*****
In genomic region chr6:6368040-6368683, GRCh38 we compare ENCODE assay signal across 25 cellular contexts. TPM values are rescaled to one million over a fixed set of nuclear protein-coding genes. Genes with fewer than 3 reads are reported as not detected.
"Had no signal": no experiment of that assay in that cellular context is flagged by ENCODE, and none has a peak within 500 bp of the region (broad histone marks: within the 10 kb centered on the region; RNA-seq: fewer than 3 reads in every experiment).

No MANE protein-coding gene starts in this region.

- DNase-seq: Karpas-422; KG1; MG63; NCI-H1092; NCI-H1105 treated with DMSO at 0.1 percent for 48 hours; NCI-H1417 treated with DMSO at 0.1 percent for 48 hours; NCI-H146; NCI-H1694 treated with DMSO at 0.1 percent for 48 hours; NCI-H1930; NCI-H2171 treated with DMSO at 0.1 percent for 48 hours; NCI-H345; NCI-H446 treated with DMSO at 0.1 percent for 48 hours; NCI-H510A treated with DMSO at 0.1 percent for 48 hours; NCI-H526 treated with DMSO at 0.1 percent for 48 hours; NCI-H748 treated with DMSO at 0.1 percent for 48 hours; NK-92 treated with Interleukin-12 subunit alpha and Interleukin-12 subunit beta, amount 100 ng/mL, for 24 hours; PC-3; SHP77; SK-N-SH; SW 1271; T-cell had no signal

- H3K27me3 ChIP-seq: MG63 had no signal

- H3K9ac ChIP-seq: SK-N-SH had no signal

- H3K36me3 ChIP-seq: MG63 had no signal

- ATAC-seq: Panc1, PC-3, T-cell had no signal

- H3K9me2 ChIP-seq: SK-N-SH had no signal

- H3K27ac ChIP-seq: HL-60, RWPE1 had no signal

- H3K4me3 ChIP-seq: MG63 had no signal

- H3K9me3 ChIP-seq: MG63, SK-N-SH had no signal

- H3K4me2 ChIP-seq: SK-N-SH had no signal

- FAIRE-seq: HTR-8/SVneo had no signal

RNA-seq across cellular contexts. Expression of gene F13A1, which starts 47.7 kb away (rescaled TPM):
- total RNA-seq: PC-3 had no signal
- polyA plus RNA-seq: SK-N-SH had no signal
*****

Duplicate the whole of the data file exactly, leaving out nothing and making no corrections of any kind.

In genomic region chr6:6368040-6368683, GRCh38 we compare ENCODE assay signal across 25 cellular contexts. TPM values are rescaled to one million over a fixed set of nuclear protein-coding genes. Genes with fewer than 3 reads are reported as not detected.
"Had no signal": no experiment of that assay in that cellular context is flagged by ENCODE, and none has a peak within 500 bp of the region (broad histone marks: within the 10 kb centered on the region; RNA-seq: fewer than 3 reads in every experiment).

No MANE protein-coding gene starts in this region.

- DNase-seq: Karpas-422; KG1; MG63; NCI-H1092; NCI-H1105 treated with DMSO at 0.1 percent for 48 hours; NCI-H1417 treated with DMSO at 0.1 percent for 48 hours; NCI-H146; NCI-H1694 treated with DMSO at 0.1 percent for 48 hours; NCI-H1930; NCI-H2171 treated with DMSO at 0.1 percent for 48 hours; NCI-H345; NCI-H446 treated with DMSO at 0.1 percent for 48 hours; NCI-H510A treated with DMSO at 0.1 percent for 48 hours; NCI-H526 treated with DMSO at 0.1 percent for 48 hours; NCI-H748 treated with DMSO at 0.1 percent for 48 hours; NK-92 treated with Interleukin-12 subunit alpha and Interleukin-12 subunit beta, amount 100 ng/mL, for 24 hours; PC-3; SHP77; SK-N-SH; SW 1271; T-cell had no signal

- H3K27me3 ChIP-seq: MG63 had no signal

- H3K9ac ChIP-seq: SK-N-SH had no signal

- H3K36me3 ChIP-seq: MG63 had no signal

- ATAC-seq: Panc1, PC-3, T-cell had no signal

- H3K9me2 ChIP-seq: SK-N-SH had no signal

- H3K27ac ChIP-seq: HL-60, RWPE1 had no signal

- H3K4me3 ChIP-seq: MG63 had no signal

- H3K9me3 ChIP-seq: MG63, SK-N-SH had no signal

- H3K4me2 ChIP-seq: SK-N-SH had no signal

- FAIRE-seq: HTR-8/SVneo had no signal

RNA-seq across cellular contexts. Expression of gene F13A1, which starts 47.7 kb away (rescaled TPM):
- total RNA-seq: PC-3 had no signal
- polyA plus RNA-seq: SK-N-SH had no signal